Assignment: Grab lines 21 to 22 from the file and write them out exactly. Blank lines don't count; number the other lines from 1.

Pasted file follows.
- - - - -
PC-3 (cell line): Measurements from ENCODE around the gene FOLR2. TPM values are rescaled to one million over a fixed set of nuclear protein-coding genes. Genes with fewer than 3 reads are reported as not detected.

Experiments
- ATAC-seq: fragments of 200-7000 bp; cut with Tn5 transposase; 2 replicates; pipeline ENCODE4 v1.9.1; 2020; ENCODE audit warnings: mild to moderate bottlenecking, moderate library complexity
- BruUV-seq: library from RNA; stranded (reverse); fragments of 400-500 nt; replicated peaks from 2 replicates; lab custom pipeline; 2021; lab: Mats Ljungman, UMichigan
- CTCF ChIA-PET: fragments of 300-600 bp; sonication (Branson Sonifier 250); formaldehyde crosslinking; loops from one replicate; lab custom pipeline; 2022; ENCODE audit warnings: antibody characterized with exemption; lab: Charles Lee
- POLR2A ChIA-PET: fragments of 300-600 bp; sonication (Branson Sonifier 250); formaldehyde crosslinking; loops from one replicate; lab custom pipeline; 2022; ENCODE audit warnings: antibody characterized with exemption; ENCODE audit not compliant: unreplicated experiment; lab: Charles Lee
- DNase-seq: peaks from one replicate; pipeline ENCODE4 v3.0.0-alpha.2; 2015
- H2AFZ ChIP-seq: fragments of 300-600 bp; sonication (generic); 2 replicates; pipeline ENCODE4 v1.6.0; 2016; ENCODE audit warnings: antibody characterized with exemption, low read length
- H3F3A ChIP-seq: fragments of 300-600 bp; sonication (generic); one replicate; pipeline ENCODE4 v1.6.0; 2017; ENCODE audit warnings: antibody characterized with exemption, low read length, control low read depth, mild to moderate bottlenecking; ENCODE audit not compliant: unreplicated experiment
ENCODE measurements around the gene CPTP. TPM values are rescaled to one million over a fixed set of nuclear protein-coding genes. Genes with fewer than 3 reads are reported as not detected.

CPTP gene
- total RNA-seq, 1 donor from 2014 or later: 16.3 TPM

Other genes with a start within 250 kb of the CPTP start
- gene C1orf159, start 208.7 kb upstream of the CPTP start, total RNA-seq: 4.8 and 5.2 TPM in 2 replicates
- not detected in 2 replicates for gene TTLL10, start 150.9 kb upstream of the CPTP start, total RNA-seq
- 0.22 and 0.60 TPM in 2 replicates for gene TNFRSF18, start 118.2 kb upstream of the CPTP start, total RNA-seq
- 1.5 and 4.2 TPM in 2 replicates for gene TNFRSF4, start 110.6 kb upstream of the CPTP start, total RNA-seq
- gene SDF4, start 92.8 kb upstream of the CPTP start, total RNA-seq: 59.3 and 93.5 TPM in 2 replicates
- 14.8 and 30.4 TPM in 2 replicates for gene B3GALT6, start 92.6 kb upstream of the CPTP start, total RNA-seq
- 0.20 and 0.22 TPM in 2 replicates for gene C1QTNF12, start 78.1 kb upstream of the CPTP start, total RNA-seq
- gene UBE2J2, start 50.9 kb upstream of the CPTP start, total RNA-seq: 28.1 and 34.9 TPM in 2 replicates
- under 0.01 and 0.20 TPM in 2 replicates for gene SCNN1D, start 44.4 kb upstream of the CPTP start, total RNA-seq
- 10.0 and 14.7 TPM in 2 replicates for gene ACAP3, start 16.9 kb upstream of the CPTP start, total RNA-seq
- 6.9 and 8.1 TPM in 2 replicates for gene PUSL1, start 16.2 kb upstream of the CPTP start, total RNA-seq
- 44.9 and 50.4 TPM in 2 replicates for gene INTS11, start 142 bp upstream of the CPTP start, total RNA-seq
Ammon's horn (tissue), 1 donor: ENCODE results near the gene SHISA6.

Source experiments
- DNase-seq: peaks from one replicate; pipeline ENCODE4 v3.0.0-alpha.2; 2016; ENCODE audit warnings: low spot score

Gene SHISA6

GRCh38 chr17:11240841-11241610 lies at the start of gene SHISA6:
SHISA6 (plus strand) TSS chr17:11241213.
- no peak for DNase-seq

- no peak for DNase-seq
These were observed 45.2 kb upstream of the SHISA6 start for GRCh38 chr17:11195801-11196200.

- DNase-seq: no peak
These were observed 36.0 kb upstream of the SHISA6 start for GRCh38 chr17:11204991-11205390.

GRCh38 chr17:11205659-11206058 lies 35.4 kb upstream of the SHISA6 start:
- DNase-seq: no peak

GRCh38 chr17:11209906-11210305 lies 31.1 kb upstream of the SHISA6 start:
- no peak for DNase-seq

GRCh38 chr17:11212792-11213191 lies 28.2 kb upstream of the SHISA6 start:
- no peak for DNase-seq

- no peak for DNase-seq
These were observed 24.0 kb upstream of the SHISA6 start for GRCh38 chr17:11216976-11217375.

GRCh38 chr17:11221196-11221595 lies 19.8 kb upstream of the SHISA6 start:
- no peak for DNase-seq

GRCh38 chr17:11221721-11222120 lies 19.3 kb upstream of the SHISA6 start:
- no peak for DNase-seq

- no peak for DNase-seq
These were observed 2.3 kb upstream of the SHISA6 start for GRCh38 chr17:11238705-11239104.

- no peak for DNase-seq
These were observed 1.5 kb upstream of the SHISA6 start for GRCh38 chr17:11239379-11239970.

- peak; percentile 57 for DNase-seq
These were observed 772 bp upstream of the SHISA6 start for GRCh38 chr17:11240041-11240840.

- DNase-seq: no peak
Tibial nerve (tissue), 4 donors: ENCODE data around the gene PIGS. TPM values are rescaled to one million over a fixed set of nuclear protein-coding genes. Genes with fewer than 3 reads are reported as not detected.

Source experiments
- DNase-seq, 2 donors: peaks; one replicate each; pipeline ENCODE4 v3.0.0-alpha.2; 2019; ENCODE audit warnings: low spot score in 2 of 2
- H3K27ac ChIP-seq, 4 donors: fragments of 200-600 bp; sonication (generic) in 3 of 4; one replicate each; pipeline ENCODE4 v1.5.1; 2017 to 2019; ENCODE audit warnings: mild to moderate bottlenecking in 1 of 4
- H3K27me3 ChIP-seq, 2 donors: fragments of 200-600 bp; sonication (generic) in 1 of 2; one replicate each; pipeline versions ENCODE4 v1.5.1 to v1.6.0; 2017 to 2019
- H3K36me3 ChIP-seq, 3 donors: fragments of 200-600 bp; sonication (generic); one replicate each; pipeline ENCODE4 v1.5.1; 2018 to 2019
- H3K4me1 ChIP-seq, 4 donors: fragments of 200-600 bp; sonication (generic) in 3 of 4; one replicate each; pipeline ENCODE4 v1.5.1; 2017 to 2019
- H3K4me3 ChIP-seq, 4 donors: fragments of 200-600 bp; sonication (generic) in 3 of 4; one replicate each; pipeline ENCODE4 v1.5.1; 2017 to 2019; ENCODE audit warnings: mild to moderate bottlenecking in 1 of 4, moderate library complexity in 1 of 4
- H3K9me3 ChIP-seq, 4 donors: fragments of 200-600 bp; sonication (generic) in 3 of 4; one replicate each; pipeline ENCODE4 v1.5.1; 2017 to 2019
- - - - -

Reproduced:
- gene UBE2J2, start 50.9 kb upstream of the CPTP start, total RNA-seq: 28.1 and 34.9 TPM in 2 replicates
- under 0.01 and 0.20 TPM in 2 replicates for gene SCNN1D, start 44.4 kb upstream of the CPTP start, total RNA-seq